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Meet Steve Blair, One of the Aquarium’s Original Aquarists

Claire A.'s avatar


Monday, January 23, 2012


In my continuing efforts to give you all an insider’s look at what goes on at the Aquarium of the Pacific, today I’m bringing you an interview with a member of the Aquarium’s staff—someone who’s been involved since before the Aquarium itself was built! Assistant Curator Steve Blair is in charge of the staff and exhibits in Shark Lagoon, the Special Exhibits Gallery (currently housing the Arctic & Antarctic: Our Polar Regions in Peril exhibit), the jelly propagation area, and the quarantine pad (where animals reside when they first arrive at the Aquarium). Steve’s duties include overseeing the care of the animals in these areas, ensuring the aquarists on staff have the training and support they need, and planning future exhibits. I wanted to find out more about Steve’s background and his favorite animals and places within the Aquarium.

Claire: How long have you worked here?
Steve: I am one of the original husbandry team members and have worked at the Aquarium since June 1997 [That’s a full year before we opened our doors to the public! – Claire]. I helped build many of the focus tanks and participated in much of the original local specimen collecting and a collecting trip to Canada.

How did you get your start in the aquarium industry?
I always knew I wanted to be a marine biologist. I have a bachelor’s degree in marine biology. In college I had saltwater fish tanks in my apartments. I even had an octopus named Slick, who would squirt water at people she didn’t know. I started working in animal husbandry right after college by taking care of sharks and fish that were being used in classes I was teaching at a private institution. I landed my first aquarium job in 1989 at Steinhart Aquarium [part of the California Academy of Sciences in San Francisco] because of my carpentry skills. I was hired to build a large wooden deck around two holding tanks full of endangered Chinook salmon. It was agreed that when the deck was finished I would stay on to take care of the salmon. One of the best ways to gain animal care experience is to volunteer. I moved to Monterey to volunteer and gain more experience in husbandry before I was hired by the Aquarium of the Pacific.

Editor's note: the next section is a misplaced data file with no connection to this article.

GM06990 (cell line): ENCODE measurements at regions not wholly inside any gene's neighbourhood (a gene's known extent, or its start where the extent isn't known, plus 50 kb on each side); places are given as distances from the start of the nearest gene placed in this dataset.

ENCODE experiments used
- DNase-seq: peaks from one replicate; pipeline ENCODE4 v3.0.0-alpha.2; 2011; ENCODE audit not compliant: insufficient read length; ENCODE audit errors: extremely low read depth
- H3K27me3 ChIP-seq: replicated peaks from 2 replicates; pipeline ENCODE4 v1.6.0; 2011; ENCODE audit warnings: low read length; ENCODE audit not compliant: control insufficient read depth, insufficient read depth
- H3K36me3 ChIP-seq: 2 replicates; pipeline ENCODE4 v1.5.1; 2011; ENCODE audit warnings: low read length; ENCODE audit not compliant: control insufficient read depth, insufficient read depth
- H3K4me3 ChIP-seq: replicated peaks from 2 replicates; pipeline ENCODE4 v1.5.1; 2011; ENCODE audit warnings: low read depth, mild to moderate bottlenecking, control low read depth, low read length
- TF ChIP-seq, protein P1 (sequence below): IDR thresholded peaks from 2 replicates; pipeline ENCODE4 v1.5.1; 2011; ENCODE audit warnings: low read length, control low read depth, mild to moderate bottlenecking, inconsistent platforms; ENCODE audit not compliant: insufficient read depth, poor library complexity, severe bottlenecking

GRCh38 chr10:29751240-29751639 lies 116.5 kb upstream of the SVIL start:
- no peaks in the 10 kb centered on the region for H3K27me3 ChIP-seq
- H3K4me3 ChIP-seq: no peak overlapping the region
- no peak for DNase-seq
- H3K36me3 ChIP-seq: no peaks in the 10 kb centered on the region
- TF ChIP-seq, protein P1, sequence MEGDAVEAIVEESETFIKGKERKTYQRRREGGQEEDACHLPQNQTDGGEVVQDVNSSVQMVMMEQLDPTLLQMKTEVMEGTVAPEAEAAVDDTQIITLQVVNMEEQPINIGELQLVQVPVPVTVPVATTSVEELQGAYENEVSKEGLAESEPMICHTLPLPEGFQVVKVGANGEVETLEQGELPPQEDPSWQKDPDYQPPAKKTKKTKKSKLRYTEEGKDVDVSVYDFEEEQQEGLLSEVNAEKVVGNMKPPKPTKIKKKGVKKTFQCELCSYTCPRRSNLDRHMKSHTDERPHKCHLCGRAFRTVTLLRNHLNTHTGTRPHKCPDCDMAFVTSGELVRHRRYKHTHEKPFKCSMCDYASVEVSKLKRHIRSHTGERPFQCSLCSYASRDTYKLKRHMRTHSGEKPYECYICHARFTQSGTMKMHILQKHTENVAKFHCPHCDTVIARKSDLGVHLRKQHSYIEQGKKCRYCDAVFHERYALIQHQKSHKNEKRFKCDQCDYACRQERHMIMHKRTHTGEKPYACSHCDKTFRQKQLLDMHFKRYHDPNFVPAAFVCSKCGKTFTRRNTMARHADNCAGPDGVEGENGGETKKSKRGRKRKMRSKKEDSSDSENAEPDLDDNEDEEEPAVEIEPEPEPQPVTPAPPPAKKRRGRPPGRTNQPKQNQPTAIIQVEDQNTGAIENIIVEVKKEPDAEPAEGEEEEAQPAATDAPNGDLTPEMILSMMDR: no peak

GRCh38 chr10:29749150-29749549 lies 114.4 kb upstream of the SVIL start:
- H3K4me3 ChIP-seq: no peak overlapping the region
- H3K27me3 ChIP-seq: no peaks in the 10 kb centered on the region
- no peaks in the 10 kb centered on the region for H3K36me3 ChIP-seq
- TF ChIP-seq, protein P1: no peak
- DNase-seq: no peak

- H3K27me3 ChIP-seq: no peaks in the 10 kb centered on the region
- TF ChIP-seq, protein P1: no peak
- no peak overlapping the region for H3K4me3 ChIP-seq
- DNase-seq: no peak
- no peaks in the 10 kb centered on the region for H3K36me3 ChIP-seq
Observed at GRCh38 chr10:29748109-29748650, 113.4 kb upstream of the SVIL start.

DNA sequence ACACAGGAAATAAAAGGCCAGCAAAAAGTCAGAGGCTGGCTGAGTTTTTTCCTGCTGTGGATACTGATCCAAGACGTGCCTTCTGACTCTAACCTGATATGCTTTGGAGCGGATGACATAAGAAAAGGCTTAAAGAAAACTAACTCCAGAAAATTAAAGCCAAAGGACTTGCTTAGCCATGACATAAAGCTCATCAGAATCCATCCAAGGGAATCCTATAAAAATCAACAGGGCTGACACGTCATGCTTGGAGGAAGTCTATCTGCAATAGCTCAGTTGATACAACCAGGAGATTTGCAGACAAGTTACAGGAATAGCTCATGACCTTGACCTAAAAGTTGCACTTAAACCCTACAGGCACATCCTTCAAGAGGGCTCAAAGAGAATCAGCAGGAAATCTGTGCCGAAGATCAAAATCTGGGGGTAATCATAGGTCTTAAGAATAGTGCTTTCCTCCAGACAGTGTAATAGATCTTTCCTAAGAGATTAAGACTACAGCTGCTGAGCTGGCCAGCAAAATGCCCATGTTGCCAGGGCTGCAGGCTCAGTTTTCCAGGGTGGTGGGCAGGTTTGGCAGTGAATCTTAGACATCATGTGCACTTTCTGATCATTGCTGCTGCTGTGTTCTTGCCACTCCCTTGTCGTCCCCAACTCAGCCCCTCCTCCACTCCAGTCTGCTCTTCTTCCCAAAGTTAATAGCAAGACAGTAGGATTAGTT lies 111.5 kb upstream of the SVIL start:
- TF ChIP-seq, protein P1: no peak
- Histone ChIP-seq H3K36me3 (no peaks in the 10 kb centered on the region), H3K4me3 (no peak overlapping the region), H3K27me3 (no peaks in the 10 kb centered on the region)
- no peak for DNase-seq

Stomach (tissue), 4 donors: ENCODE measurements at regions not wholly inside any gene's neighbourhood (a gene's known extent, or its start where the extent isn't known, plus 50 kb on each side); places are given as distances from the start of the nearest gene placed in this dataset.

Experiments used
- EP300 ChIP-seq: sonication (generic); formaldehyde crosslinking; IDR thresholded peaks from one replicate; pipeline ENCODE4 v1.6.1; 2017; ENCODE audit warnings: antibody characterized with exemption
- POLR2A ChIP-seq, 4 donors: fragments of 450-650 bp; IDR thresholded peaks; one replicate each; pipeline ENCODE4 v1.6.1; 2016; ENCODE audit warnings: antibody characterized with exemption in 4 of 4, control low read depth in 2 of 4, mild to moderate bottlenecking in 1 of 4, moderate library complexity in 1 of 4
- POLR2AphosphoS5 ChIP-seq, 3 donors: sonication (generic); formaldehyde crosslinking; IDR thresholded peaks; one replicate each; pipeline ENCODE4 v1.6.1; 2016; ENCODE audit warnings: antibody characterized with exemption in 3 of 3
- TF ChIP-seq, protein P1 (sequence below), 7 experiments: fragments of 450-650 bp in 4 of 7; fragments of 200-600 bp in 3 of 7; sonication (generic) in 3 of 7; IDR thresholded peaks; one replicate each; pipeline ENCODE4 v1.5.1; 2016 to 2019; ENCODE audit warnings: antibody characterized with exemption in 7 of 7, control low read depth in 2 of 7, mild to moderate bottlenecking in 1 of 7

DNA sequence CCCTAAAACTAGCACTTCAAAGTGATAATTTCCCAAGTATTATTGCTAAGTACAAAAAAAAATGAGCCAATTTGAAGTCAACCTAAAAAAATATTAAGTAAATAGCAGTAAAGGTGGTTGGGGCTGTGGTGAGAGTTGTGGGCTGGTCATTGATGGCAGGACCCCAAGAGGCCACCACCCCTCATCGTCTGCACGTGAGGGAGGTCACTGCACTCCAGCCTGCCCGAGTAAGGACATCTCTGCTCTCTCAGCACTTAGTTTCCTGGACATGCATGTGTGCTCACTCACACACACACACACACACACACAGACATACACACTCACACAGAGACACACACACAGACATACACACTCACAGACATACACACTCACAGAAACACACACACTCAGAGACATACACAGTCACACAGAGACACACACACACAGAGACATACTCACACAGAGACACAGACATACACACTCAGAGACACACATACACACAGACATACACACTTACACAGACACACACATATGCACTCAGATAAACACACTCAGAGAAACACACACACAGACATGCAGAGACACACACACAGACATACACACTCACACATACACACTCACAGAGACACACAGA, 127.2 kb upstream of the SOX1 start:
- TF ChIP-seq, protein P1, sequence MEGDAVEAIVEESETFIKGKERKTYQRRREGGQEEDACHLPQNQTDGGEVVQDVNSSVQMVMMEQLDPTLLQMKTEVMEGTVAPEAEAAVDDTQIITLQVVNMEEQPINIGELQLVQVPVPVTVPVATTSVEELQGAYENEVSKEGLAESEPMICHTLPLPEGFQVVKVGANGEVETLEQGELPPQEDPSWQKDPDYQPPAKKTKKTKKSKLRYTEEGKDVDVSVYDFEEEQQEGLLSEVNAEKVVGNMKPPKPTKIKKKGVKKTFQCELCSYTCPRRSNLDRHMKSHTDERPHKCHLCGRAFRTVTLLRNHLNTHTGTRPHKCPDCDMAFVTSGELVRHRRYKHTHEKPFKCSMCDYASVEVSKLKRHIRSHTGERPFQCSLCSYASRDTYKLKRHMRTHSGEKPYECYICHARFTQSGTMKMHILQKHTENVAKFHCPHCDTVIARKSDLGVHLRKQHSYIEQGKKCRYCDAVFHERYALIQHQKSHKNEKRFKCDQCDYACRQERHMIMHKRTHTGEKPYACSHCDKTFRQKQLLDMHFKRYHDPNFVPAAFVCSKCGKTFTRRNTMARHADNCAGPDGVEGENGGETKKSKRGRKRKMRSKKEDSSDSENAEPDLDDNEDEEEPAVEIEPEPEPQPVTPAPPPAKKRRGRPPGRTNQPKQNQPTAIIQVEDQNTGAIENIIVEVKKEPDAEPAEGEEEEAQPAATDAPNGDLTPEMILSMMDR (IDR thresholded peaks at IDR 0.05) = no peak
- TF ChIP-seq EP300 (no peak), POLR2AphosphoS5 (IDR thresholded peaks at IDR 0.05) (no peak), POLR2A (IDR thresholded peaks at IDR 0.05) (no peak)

Steve feeding a blacktip
Steve feeding a shark in Shark Lagoon.

Do you have any favorite spots at the Aquarium that not many people know about?
One of my favorite spots is the curved window looking into the back side of Amber Forest [in the Southern California/Baja Gallery]. When you go all the way into the alcove, you are surrounded by water, and it really feels like you are diving in the tank in a kelp forest. One thing all people should try to see is the Aquarium at night. With the natural ambient light gone, all the tanks have a surreal glow with their own lighting and really look fantastic. Of course, I think everyone should see the main pool feeding at Shark Lagoon! Get to the underwater window early so you can get an unimpeded view of the sawfish and the sand tiger shark grabbing their food fish. [The sharks in the main pool are fed daily at 2:00 p.m.]

What is your favorite animal at the Aquarium?
I think our sawfish in Shark Lagoon and the California hydrocoral in the Pinnacle exhibit in the Southern California Gallery are some of my favorites, although you can’t beat the clownfish for spunk, attitude, and color.

Any interesting stories about working here?
The Aquarium transports and receives animals from all over the world. Our sawfish and zebra sharks were received by air freight shipments from Australia. Our bull shark was transported to Oklahoma by truck, a trip that took two days, help from two other aquariums, and many staff to pull off successfully. Our incredibly dedicated and hard-working aquarist staff will do everything from staying up all night and to diving in 36 degree water to ensure that our animals are well cared for and our exhibits are of the highest quality in the world.

Meet Steve Blair, One of the Aquarium’s Original Aquarists
Steve holds a blacktip reef shark upside-down to induce tonic immobility, allowing aquarists to handle the sharks safely and peacefully.
Meet Steve Blair, One of the Aquarium’s Original Aquarists
Here, Steve holds a Humboldt squid during a film shoot on a research trip to Baja California, Mexico.

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